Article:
MICROSCOPY/MACHINE LEARNING: Open-source software automates complex microscopy tasks

A novel computer program can quickly learn what a scientist is looking for and then automatically perform complex microscopy experiments when it detects corresponding cell features.

Called Micropilot, the open-source software analyzes low-resolution images taken by a microscope and, once it has identified a cell or structure of interest, automatically instructs the microscope to start an experiment—which can be as simple as recording high-resolution time-lapse videos, or as complex as using lasers to probe fluorescently tagged proteins and record the results.

Click to Enlarge
Micropilot analyzes low-res images, identifies cells or structures of interest, and then automatically instructs the microscope to start an experiment.

Jan Ellenberg and Rainer Pepperkok, whose teams at the European Molecular Biology Laboratory (EMBL; Heidelberg, Germany) designed Micropilot, have used the software to deploy several different experiments investigating aspects of cell division. They determined the formation of structures known as endoplasmic reticulum exit sites, and uncovered the roles of two proteins, CBX1 and CENP-E, in condensing genetic material into tightly wound chromosomes and in forming the spindle that helps align those chromosomes. And, in four nights of unattended microscope operation, Micropilot detected 232 cells in two particular stages of cell division and performed a complex imaging experiment on them; an experienced microscopist would have to work full-time for at least a month just to find those cells among the many thousands in the sample.

The software and experiments are detailed in Nature Methods (2011), doi:10.1038/nmeth.1558.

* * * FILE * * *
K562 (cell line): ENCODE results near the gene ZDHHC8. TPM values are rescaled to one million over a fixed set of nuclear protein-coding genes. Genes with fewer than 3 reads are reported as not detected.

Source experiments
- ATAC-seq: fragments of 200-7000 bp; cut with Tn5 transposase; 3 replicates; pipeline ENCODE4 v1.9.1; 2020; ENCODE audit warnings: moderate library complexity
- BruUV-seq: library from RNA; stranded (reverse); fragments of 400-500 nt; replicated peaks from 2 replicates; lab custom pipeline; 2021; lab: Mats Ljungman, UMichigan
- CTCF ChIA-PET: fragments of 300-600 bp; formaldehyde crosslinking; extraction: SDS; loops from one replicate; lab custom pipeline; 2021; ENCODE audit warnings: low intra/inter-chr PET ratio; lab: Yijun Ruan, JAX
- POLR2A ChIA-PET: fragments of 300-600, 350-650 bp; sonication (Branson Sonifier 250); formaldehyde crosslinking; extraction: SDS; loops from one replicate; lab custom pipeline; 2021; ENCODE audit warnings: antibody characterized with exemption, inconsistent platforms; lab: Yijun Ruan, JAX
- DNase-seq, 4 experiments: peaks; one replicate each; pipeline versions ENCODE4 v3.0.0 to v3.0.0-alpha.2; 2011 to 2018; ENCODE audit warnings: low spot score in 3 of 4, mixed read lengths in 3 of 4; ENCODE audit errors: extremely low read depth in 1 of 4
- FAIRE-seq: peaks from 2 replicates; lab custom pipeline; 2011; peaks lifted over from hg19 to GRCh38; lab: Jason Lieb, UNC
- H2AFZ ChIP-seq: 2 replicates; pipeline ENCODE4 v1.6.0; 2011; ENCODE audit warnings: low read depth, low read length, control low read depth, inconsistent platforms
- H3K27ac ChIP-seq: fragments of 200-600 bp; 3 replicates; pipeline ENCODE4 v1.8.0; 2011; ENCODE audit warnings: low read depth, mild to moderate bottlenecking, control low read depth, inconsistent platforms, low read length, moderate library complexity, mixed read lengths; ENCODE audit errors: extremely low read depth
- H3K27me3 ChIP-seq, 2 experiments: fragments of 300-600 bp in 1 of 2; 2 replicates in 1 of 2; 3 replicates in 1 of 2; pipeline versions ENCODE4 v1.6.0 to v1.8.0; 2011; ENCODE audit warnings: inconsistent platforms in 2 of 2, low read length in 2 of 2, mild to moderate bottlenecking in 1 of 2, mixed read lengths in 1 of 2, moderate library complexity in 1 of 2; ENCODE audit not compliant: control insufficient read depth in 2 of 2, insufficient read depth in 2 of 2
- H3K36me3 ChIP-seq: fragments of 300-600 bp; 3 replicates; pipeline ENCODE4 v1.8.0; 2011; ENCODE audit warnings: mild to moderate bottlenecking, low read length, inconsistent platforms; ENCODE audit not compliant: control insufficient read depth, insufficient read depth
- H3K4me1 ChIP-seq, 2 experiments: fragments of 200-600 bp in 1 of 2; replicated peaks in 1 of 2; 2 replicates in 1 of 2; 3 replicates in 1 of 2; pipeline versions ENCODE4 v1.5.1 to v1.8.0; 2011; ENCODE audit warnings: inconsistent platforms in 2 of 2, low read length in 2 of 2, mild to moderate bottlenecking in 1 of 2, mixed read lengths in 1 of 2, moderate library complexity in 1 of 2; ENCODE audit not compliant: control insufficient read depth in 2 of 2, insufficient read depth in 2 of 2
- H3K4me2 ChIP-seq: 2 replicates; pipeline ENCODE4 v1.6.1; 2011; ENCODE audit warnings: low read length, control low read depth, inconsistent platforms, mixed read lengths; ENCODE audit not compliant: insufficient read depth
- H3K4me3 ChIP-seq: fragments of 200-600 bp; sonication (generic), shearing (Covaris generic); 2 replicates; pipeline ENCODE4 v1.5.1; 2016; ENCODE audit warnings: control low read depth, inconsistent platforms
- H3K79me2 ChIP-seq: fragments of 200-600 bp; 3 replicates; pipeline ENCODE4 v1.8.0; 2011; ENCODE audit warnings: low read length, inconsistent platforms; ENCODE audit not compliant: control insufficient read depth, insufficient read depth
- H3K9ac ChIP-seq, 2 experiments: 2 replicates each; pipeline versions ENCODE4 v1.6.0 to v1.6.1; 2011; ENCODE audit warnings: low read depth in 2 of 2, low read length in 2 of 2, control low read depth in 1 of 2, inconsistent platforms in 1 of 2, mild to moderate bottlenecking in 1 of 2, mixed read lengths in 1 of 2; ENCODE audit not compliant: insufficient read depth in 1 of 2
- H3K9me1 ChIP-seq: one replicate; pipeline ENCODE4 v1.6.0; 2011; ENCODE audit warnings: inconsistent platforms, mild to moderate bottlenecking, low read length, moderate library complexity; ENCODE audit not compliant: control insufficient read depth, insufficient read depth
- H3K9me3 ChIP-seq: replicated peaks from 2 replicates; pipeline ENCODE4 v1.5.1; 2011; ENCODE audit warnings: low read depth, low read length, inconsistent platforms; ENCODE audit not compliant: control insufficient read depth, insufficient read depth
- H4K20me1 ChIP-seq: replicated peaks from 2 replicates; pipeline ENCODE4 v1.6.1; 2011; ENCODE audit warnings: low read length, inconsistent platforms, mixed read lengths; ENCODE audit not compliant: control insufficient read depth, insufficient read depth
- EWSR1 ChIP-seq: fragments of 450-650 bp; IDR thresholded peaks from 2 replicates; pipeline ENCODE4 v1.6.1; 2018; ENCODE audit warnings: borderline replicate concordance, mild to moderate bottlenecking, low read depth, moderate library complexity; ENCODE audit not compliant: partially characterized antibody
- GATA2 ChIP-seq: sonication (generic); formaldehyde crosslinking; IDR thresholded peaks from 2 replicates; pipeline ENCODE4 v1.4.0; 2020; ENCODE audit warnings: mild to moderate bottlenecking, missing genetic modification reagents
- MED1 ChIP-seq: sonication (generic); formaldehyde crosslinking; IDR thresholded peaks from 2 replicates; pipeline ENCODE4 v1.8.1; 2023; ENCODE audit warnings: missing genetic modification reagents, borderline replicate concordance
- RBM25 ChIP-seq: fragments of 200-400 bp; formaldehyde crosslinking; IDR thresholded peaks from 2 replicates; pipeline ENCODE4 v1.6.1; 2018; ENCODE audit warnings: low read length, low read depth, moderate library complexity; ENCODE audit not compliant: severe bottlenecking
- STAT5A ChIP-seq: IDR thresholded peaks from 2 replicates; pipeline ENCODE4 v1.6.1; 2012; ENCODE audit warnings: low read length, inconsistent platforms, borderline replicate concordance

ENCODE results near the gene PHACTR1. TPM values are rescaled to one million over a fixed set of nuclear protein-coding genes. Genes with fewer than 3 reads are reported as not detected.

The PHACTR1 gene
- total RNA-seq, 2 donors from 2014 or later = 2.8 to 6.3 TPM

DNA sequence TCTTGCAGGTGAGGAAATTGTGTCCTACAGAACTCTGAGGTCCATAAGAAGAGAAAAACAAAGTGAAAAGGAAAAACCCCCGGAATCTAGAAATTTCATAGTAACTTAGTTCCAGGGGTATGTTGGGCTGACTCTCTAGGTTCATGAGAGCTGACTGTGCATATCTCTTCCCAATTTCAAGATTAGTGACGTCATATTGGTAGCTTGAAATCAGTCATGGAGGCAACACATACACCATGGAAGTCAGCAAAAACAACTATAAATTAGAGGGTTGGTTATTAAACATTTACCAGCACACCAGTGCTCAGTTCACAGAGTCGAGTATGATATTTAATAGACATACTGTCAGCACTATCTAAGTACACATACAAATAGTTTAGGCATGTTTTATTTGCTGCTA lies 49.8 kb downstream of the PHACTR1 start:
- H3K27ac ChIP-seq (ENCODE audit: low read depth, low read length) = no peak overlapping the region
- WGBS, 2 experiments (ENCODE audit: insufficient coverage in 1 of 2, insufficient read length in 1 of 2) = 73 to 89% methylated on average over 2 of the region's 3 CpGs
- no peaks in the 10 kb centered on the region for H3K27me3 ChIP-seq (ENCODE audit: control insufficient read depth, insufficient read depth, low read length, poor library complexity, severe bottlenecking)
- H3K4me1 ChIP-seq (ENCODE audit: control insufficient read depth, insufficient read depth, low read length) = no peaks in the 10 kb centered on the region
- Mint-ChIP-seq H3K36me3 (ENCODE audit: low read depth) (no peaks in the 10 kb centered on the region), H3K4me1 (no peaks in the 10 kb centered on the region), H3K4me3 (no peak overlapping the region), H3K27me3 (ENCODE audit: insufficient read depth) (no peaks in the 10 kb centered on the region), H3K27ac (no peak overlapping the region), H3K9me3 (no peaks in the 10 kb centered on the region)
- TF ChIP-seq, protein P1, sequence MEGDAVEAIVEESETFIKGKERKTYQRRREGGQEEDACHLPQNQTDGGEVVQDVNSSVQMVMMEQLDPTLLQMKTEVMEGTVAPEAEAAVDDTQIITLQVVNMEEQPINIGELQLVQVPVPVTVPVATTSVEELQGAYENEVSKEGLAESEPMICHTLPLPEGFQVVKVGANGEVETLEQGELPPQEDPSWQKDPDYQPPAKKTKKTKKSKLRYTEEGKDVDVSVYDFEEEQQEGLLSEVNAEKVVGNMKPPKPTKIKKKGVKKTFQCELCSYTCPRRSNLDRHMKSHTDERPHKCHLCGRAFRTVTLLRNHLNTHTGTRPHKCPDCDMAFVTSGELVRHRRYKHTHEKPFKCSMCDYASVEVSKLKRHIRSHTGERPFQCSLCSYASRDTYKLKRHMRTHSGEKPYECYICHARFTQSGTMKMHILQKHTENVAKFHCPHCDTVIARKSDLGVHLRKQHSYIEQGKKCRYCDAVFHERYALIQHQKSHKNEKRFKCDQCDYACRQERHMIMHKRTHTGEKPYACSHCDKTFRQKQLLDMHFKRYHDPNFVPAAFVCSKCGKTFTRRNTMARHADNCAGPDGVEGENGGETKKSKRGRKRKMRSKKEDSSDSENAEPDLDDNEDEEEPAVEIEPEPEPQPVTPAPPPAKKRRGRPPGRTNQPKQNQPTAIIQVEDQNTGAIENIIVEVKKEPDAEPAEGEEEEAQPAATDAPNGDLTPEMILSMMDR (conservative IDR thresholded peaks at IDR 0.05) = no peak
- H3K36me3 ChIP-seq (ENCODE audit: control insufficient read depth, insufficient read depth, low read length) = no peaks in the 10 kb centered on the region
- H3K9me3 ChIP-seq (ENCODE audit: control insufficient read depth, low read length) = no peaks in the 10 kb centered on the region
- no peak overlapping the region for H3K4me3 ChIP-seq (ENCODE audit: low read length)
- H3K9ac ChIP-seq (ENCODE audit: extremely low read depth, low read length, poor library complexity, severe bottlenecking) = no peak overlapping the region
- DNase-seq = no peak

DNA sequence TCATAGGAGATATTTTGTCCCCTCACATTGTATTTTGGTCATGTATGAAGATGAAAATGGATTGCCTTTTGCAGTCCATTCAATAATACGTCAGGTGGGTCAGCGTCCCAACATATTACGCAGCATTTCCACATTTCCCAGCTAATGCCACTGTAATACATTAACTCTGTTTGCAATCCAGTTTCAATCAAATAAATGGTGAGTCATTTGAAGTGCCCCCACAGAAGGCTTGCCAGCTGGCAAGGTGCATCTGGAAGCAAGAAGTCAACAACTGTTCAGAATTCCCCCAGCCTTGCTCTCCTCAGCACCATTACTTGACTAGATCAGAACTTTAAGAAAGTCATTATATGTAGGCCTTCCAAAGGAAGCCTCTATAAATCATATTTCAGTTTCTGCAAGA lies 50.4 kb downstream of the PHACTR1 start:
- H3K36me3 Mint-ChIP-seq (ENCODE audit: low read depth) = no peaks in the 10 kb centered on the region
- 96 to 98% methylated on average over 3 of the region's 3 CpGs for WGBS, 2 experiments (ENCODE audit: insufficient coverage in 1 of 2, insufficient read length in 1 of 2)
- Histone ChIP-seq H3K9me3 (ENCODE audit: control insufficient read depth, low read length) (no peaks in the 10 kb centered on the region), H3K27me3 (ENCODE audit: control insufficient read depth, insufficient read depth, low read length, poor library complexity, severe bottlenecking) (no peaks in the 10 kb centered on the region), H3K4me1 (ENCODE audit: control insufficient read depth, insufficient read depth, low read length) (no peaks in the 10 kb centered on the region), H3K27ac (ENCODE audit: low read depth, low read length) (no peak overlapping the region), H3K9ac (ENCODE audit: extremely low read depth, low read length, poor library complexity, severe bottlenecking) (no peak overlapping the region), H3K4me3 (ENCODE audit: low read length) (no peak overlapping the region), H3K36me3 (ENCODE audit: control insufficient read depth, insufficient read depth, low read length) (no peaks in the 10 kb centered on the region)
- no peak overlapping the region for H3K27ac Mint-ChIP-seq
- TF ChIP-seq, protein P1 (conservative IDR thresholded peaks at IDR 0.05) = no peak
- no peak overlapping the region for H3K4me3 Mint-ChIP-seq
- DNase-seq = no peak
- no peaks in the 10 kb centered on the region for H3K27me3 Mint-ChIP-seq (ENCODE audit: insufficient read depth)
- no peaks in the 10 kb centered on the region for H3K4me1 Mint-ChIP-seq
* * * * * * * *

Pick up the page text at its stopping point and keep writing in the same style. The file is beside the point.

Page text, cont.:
More BioOptics World Current Issue Articles
More BioOptics World Archives Issue Articles

Get All the BioOptics World News Delivered to Your Inbox

Subscribe to BioOptics World Magazine or email newsletter today at no cost and receive the latest news and information.

 Subscribe Now
Related Articles

SalutarisMD to introduce minimally invasive ophthalmic device for wet AMD therapy

SalutarisMD has developed an investigational ophthalmic treatment for wet age-related macular degeneration (AMD).

Wearable light therapy device for hair loss receives regulatory approval in Brazil

The iGrow hair growth system, a wearable low-level light therapy device for treating hair loss, is cleared for use in Brazil.

FDA authorizes emergency use of Zika virus molecular detection assay

The xMAP MultiFLEX Zika RNA assay combines optofluidics and digital signal processing to detect Zika virus in vitro.

Merz acquires laser tattoo removal device maker ON Light Sciences

Merz North America has acquired ON Light Sciences, which develops technologies to enhance laser-based dermatology procedures.


Neuro15 exhibitors meet exacting demands: Part 2

Increasingly, neuroscientists are working with researchers in disciplines such as chemistry and p...

Why be free?

A successful career contributed to keeping OpticalRayTracer—an optical design software program—fr...

LASER Munich 2015 is bio-bent

LASER World of Photonics 2015 included the European Conferences on Biomedical Optics among its si...

White Papers

Understanding Optical Filters

Optical filters can be used to attenuate or enhance an image, transmit or reflect specific wavele...

How can I find the right digital camera for my microscopy application?

Nowadays, image processing is found in a wide range of optical microscopy applications. Examples ...



Twitter- BioOptics World

Copyright © 2007-2016. PennWell Corporation, Tulsa, OK. All Rights Reserved.PRIVACY POLICY | TERMS AND CONDITIONS